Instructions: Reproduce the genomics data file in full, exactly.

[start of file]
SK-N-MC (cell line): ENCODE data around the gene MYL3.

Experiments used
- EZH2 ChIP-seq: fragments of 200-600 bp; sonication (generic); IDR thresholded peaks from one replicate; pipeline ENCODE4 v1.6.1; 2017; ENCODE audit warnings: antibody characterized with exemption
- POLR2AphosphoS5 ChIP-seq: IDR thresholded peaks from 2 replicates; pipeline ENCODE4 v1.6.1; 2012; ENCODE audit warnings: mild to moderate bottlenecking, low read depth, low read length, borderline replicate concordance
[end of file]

SK-N-MC (cell line): ENCODE data around the gene MYL3.

Experiments used
- EZH2 ChIP-seq: fragments of 200-600 bp; sonication (generic); IDR thresholded peaks from one replicate; pipeline ENCODE4 v1.6.1; 2017; ENCODE audit warnings: antibody characterized with exemption
- POLR2AphosphoS5 ChIP-seq: IDR thresholded peaks from 2 replicates; pipeline ENCODE4 v1.6.1; 2012; ENCODE audit warnings: mild to moderate bottlenecking, low read depth, low read length, borderline replicate concordance